NLRB holds hotel owner REIT liable as a “statutory employer” for otherwise lawful lawsuit against union
Companies that own properties, such as hotels, may find themselves being damaged by the activities of unions who represent or seek to represent workers on the property, even workers who are employed by other companies. Such property owners may have legal rights at-issue and may sue unions and workers for violation of those rights. However, in response, unions and workers can file charges at the NLRB alleging that the real reason for the lawsuit was to retaliate for lawfully protected concerted activities. That kind of NLRB charge is often called a Bill Johnson charge after the Supreme Court case recognizing the theory behind such a charge. The NLRB will permit a Bill Johnson charge even when it was proven in the underlying lawsuit that the union had violated the property owner’s rights. In a recent decision, the NLRB revisited multiple doctrines involved with that kind of scenario.
As an initial matter, the hotel owner argued before the NLRB that it was not subject to the National Labor Relations Act because it was not the “employer” of the workers, it had no collective bargaining relationship with their union. Indeed it was undisputed that the company, being a REIT (Real Estate Investment Trust), could not have employed the workers. The Board rejected the argument finding that the owner was a “statutory employer,” subject to the NLRA, along with the operator that actually employed the workers. First the Board held the owner had “a significant financial interest in the hotel’s profitability.” More importantly the operator was an affiliate of the hotel owner; it was owned by two of the same individuals who were owners in the REIT/property owner. And, perhaps most importantly to the Board, the REIT/property owner had a management agreement with the operator, in which it required the operator to consult with it over personnel matters, including wages.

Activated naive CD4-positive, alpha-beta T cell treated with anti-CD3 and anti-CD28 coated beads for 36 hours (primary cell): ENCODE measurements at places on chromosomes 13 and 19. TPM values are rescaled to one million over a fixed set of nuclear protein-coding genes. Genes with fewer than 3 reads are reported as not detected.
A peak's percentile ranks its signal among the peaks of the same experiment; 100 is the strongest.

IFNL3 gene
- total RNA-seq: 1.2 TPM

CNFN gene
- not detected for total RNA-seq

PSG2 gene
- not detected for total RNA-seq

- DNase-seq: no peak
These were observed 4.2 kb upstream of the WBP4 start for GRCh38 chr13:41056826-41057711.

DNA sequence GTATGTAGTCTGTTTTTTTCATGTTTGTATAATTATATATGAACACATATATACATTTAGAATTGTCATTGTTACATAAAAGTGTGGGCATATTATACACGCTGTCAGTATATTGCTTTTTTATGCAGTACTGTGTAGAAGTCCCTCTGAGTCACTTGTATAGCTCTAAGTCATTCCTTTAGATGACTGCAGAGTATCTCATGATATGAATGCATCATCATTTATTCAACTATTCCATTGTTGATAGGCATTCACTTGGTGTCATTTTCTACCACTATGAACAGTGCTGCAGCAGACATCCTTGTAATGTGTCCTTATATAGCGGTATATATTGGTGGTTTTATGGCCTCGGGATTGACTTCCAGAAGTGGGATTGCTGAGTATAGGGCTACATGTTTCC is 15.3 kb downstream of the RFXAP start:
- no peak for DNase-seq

Next, the Board rejected the hotel owner’s argument that it had a meritorious basis for its lawsuit against the union. The Board explained that whether the owner’s lawsuit against the union had a “reasonable basis” or not was simply not an issue in the case. The Board said that its “reasonable basis” test did not apply where, as here, the owner’s lawsuit had been directed specifically at activity protected by the NLRA. Here, the REIT/property owner’s lawsuit was, the Board held, entirely focused on the union’s boycott and related activities and speech by the Union and the workers. In so holding, the Board distinguished cases where the underlying lawsuit had targeted unprotected activities, such as defamatory statements made with malice, threats to the public order, or violence. Finally the Board held, that even if the “reasonable basis” test applied, it would not find the underlying lawsuit as having had a reasonable basis.
The decision is a sharp reminder that the NLRB may punish companies who exercise their otherwise lawful right to pursue litigation against a union. The Board’s ruling that a “reasonable basis” for the underlying lawsuit is not a defense arguably has increased the potential for future Bill Johnson charges.